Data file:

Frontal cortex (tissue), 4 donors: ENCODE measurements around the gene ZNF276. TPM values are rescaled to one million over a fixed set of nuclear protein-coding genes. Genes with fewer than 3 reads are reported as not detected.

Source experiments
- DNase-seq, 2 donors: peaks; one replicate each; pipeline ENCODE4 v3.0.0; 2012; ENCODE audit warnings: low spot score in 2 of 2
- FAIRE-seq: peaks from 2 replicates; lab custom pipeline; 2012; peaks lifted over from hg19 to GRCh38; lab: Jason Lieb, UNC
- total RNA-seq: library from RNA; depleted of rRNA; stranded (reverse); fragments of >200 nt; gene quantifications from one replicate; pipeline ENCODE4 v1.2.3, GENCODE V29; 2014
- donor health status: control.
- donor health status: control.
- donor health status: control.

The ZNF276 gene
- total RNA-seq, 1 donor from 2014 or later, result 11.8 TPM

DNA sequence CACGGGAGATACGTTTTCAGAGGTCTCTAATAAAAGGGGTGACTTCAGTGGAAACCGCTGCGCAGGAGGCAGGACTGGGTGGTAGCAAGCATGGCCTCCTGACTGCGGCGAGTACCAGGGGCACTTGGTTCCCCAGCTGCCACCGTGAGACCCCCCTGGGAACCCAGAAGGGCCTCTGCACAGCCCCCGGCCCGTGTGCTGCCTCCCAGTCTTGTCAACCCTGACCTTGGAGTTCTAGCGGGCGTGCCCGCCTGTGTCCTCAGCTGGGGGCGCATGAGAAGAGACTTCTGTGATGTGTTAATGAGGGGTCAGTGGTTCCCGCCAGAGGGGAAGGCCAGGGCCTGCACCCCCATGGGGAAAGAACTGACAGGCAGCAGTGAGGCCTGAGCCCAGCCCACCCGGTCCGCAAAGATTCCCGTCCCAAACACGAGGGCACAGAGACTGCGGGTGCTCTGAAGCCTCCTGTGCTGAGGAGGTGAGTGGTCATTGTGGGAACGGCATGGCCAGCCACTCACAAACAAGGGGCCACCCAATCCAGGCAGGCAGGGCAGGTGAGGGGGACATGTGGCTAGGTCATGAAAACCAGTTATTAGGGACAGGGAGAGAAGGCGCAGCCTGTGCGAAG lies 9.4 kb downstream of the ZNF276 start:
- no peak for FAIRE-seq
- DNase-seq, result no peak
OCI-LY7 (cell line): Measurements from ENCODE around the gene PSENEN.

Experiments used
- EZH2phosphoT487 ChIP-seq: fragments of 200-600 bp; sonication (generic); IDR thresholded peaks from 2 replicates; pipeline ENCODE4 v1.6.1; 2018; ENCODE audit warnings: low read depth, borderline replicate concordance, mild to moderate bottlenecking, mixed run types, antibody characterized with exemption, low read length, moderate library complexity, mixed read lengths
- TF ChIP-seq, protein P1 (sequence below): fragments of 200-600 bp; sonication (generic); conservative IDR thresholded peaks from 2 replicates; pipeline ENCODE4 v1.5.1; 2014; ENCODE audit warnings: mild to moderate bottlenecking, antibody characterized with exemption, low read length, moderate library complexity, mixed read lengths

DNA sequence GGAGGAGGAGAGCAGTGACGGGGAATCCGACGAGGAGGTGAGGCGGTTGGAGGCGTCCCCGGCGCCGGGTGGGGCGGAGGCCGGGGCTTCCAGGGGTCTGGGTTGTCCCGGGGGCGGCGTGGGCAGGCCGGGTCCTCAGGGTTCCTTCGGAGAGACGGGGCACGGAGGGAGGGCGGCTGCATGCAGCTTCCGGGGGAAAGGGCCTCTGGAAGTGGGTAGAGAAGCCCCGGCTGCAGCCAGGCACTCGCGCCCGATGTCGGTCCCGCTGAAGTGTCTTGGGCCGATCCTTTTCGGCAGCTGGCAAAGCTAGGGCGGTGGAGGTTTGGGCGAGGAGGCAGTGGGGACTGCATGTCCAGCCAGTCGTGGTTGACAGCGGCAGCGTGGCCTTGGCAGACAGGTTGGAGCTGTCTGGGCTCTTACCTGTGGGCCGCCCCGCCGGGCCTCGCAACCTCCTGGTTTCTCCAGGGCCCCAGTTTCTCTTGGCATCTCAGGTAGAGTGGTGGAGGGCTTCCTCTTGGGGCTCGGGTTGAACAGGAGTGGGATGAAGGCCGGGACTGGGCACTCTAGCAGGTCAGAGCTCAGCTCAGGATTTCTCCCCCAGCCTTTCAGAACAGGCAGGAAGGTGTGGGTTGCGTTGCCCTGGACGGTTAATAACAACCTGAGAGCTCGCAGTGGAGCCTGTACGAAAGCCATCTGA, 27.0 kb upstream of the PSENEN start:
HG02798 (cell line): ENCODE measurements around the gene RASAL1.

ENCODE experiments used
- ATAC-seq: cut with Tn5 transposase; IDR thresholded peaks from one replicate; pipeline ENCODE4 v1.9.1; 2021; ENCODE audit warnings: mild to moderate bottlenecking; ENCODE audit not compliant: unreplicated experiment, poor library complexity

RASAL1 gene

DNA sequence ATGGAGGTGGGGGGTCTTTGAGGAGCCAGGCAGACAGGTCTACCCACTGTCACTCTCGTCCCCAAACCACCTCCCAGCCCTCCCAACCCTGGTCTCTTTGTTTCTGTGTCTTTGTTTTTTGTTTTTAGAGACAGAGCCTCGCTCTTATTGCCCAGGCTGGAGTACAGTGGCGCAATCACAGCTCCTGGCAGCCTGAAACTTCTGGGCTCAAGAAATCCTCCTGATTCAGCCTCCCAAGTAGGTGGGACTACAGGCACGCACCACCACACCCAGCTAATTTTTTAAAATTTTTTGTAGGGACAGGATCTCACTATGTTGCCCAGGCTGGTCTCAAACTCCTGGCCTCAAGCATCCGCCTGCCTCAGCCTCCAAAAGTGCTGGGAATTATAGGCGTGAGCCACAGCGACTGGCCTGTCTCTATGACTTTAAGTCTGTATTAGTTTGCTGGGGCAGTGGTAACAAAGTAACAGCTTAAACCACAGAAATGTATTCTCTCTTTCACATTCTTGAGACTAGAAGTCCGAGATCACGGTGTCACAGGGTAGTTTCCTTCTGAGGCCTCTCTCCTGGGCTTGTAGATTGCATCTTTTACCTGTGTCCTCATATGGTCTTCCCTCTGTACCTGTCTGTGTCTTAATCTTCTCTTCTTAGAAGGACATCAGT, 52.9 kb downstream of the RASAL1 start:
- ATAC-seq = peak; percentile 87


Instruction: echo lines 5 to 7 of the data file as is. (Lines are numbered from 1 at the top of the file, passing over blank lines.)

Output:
- total RNA-seq: library from RNA; depleted of rRNA; stranded (reverse); fragments of >200 nt; gene quantifications from one replicate; pipeline ENCODE4 v1.2.3, GENCODE V29; 2014
- donor health status: control.
- donor health status: control.